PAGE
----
+ 204513 [benjohn fysh] a little background on why you're interested in such an application.
| 204537 [daniel.schie] The NSA uses Ruby? :D
| 204543 [brendan.spee] A lot of businesses use keystroke loggers on all their PCs to track usage.
| 204670 [benjohn fysh] had in mind!
+ 204948 [nahteecirp g] For Windows at least it looks like its done rather easily in C++ by making a
  204976 [aleks0 gmail] (OT) If you have a filter set up for to:ruby-talk@ruby-lang.org, then

^ Ruby::Tk on OS X event binding hint
204492 [m_goldberg a] On Macintosh OS X, one can use 'Command' and 'Option' as Tk event
+ 204501 [M.B.Smillie ] Just as an interface technicality, command-shift-q is a global
| + 204520 [m_goldberg a] Thanks for pointing this out. If ever I was aware of that short-cut,
| + 204536 [m_goldberg a] I've done the testing that I should have done before my first post on
|   204862 [bsmargiassi ] I would think you never want to bind Command-<key> and Command-Shift-
|   204866 [m_goldberg a] Regards, Morton
|   204880 [nagai ai.kyu] I'm very sorry. Probably, 'Command-Shift-q' doesn't work.
+ 204575 [nagai ai.kyu] It will not work on other toplevel widgets.
  204660 [m_goldberg a] Thank you for your comments. However, I'm pretty new to Ruby Tk, and
  204722 [nagai ai.kyu] I'm sorry if I misunderstanded your post.
  204857 [m_goldberg a] Ah, now I understand. I did not consider the points you bring up. Now

^ [UPDATE] RubyConf 2006 registration pre-info
204516 [dblack wobbl] My current plan, barring unforeseen whatever, is to open registration
204664 [tom helmetst] Given the small number of spots for the conference and the large number
+ 204690 [wrecklass1 g] I'd like to second Tom's suggestion. Given the supply vs. demand on
| 204736 [james graypr] I would rather not lead the Denial of Service attach on Ruby
+ 204756 [tom helmetst] Another interesting thing this would accomplish is to determine with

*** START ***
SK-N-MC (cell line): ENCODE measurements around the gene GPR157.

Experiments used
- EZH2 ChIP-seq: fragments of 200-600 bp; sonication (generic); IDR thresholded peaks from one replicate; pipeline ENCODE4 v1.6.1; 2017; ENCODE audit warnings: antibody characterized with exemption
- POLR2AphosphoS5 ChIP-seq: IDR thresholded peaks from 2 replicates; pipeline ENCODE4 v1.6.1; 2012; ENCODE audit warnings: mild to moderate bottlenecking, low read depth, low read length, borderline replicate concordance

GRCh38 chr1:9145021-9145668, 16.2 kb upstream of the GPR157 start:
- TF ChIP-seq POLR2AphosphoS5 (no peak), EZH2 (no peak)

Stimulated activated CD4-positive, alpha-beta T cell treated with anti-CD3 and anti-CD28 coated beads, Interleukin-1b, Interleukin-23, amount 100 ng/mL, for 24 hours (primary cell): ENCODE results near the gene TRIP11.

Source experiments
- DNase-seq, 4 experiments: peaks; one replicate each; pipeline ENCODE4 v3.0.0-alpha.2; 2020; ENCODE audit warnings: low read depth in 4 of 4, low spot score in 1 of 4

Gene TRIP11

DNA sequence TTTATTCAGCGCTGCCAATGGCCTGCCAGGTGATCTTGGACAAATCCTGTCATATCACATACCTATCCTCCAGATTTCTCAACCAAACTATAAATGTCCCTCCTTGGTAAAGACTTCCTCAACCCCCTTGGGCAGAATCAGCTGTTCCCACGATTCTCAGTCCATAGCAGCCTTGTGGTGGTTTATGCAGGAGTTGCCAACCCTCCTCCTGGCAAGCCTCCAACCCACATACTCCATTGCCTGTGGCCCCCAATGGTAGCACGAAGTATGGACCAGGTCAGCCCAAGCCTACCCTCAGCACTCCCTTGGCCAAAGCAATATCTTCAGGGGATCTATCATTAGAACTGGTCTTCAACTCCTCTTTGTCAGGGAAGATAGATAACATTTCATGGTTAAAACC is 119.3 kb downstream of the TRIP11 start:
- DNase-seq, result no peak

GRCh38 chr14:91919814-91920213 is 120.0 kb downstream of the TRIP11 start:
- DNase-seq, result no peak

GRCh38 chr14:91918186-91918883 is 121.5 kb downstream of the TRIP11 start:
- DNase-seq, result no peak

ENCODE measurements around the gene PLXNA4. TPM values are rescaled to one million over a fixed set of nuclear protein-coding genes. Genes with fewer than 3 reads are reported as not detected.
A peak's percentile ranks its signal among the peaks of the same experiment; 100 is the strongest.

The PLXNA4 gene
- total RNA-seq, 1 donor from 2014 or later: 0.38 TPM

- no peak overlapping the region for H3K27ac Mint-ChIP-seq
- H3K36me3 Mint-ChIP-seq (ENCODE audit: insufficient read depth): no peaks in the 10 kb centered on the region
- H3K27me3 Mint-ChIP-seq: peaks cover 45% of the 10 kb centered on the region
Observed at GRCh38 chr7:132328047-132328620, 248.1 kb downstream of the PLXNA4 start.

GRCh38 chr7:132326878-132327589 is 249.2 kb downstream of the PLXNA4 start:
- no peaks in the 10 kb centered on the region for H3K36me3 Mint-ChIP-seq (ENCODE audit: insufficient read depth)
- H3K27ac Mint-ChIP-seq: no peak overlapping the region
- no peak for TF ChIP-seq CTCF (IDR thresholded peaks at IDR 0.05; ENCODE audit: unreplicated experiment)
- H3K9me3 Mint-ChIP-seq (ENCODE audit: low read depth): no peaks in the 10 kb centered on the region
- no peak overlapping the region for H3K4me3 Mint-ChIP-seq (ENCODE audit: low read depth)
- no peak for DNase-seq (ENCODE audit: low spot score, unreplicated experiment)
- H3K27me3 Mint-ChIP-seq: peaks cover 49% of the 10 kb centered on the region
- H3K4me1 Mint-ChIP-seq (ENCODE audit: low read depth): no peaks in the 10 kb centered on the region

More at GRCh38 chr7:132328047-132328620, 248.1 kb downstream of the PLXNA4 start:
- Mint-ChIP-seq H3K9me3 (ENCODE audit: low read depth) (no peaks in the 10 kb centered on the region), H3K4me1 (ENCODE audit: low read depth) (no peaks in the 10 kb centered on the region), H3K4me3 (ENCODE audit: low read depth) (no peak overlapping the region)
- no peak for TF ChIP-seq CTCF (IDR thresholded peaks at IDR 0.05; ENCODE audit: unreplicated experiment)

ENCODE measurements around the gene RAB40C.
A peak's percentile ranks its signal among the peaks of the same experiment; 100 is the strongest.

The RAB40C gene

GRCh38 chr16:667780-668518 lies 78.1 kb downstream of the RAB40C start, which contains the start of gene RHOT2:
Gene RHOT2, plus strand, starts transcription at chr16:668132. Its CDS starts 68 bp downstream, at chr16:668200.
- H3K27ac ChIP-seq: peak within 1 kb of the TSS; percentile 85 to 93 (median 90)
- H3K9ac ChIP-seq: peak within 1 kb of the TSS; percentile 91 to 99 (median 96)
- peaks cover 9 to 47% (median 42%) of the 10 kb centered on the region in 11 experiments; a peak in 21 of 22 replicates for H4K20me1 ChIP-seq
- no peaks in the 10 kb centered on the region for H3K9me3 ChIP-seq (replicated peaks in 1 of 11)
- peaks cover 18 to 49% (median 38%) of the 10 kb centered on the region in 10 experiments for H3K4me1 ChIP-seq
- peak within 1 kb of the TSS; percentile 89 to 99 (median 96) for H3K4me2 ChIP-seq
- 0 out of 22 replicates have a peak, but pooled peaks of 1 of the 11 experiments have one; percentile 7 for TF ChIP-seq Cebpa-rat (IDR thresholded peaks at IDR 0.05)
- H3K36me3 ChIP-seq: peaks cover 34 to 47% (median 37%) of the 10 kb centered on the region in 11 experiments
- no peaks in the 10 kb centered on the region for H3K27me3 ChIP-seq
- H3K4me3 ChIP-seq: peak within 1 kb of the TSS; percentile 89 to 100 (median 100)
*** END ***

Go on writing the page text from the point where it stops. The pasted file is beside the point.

204794 [gregory.t.br] Slap a page on the RubyGarden wiki, I imagine if people want to

^ Better profiling for ruby?
204517 [martin snowp] So the recent performance threads have all repeated the wisdom
+ 204521 [jan.svitok g] (registration needed)
| 204528 [pat.eyler gm] benchmarking for beginning Ruby programmers.  I (or someone)
+ 204600 [collinsj sea] ruby-prof is pretty neat. I haven't used it a lot, but I feel it's a bit
+ 205047 [cfis savagex] Daniel,
| + 205048 [cfis savagex] Hope this helps,
| + 205162 [martin snowp] While I have no doubt that it shows me something, I had no idea what
|   205609 [cfis savagex] I also updated my blog entry.
+ 205381 [snail objmed] <martin@snowplow.org> writes

^ Ruby LDAP --- Hooray!!
204522 [greg.kujawa ] After unsuccessfully trying to compile a Ruby LDAP implementation a
204527 [garbagecat10] Thanks. Let us know here if you hit any problems with the library or
+ 204531 [greg.kujawa ] For this one task all I am doing is pulling the Exchange Server global
| 204534 [garbagecat10] Out of curiosity, what kind of identities are you storing in Exchange
+ 204533 [ola.bini ki.] I'm also using it, and it's really good. I'm actually specifically _not_
  204539 [garbagecat10] notation
  204541 [ola.bini ki.] Haha, yes, I know it's there, but not as language syntax. That was the
  204546 [garbagecat10] the

^ SQL Server DBI insert silently fails
204538 [leslieviljoe] I am having problems when trying to insert records using dbi-0.1.0 on
204542 [Daniel.Berge] Did you commit after inserting?
204643 [leslieviljoe] You were right! I didn't realise that some databases don't commit automatically!

^ state of unicode support
204544 [perrin apoth] I've heard rumors that "oniguruma fixes everything", and the like.  I'm
+ 204547 [Daniel.Berge] Good grief, this was *just* covered ad nauseum recently.  Search the